Historical journeys can be a slog. What can I say? It’s all those damn facts. Even human medical experimentation in America can read a little bit yawny when it’s dragged out in paragraph form. Fortunately, I have no integrity and am, therefore, not a
bove the use of cheap structural gimmicks. It’s like in that song from Mary Poppins about the sugar and the medicine, except the sugar is the structural gimmick and the medicine is the cough syrup that I’m drinking right now. Chim-chim-cheroo.
Time Period: 1940s
Problem: All the darn malaria that’s plaguing U.S. Naval troops in the Pacific theater.
Solution: Bring a bunch of malarial mosquitoes and experimental malaria vaccines to Statesville Penitentiary in Joliet, Illinois, infect a whole mess of volunteers and then test the vaccines on them.
Negative results: One of the 441 volunteers died from a heart attack (the scientists pinky swore that it totally had, like, nothing to do with malaria); during the Nuremberg trial, sucky Nazis attempted to use the Statesville experiment to defend their malarial infection experiments on… you know… not volunteers… at Dachau.
Positive results: Hearty support from the American public enabled the testing to continue for 29 years. The experiments were instrumental in pioneering modern malaria treatments.
Time Period: 1952
Problem: “Hey, does anyone understand cancer? I just… I don’t get it.” – Chester M. Southam, Sloan-Kettering Institute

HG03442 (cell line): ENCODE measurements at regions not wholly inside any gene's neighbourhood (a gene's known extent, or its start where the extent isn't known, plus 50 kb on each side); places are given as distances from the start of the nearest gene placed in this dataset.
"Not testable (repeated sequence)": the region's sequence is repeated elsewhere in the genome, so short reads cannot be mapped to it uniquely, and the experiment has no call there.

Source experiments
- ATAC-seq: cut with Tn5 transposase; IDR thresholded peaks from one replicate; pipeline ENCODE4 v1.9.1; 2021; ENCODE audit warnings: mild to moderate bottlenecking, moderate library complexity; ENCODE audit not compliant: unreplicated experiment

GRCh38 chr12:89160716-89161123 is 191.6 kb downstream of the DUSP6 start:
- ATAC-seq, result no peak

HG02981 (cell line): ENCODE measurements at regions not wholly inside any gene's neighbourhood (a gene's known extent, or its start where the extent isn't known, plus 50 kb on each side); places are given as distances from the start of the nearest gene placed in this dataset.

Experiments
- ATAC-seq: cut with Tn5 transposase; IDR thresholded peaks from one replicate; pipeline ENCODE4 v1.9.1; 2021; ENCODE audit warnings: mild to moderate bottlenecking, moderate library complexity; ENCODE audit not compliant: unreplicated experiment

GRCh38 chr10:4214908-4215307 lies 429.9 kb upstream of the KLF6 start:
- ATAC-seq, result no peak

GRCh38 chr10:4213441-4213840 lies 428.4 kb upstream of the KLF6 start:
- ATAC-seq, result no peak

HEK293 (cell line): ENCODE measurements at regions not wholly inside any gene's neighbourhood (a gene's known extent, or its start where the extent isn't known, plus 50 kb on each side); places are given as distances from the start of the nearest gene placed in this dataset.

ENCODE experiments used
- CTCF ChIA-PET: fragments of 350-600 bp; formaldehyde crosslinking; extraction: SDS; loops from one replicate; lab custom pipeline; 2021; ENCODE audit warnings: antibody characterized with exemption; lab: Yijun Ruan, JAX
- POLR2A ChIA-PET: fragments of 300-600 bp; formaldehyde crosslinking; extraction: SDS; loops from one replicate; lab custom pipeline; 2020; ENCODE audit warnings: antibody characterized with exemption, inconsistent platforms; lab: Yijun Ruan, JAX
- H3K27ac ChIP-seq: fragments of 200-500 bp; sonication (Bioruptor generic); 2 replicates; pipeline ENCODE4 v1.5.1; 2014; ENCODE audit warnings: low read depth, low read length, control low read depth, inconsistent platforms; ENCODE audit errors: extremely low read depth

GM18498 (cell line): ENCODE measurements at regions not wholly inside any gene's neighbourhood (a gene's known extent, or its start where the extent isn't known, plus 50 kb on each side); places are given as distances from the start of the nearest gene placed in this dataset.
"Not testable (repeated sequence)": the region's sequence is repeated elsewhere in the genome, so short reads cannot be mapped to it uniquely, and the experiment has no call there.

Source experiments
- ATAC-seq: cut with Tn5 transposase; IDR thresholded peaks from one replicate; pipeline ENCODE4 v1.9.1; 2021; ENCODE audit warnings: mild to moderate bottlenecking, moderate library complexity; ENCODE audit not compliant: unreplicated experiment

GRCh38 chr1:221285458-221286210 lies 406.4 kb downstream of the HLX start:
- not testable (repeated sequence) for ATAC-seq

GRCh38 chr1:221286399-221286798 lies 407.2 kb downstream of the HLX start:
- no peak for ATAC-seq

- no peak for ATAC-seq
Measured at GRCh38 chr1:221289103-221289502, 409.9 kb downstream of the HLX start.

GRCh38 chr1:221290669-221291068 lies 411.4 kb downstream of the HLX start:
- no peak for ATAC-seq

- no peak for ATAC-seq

Solution: “Okay, okay… I’m gonna go down to Ohio State Prison with a bunch of needles filled with live cancer cells, inject the cells into hundreds of unknowing inmates and then… see what happens, I guess?”
Results: “Nope. I still don’t get it…”
Time Period: 1955
Problem: Is America prepared to deal with biological warfare? The CIA does that hand-tilting “sorta” gesture that people do when they mean “no.”
Solution: U.S. boats off the coast of Tampa Bay, Florida, fire a chunky dose of whooping cough toward the city.
Negative results: Tampa suffers a massive whooping cough epidemic that infects 1,080 citizens, resulting in 12 deaths.
Positive results: The government’s worst fear – a “baker’s dozen” casualty scenario – proves unfounded
Time period: 1956-1957
Problem: Could terrorists attack the country using a swarm of mosquitoes infected with either yellow or Dengue fever?
Solution: Release millions of uninfected mosquitoes in Savannah, Georgia, and Avon Park, Florida, and monitor the insects’ impact and range.
Negative results: Once released, the “uninfected” mosquitoes naturally contracted all sorts of contagious horribleness, leading to outbreaks of typhoid, encephalitis and other miscellaneous fevers. As the diseases spread, Army workers disguised as public health officials tested and photographed suffering citizens. Scientists later admitted that the experiment was a “terrible idea.”
Positive results: Some of the Army guys were allowed to keep their victim cameras.
Time period: 1962
Problem: “Hey, does anyone understand cancer yet? Man, this is frustrating!” – Chester M. Southam, Sloan-Kettering Institute
Solution: “Okay, okay… I’m gonna go down to Brooklyn’s Jewish Chronic Disease Hospital with a bunch of needles filled with live cancer cells, inject the cells into 22 unknowing patients and then… see what happens, I guess?”
Positive result: Southam’s medical license was suspended for a year after the hospital tried to cover up the doctor’s experiment.
Negative result: Two years later, Southam was elected head of the National Cancer Society.
Friday: Matt retreats back to conventional prose when confronted with government-run chemical experiments and psychological torture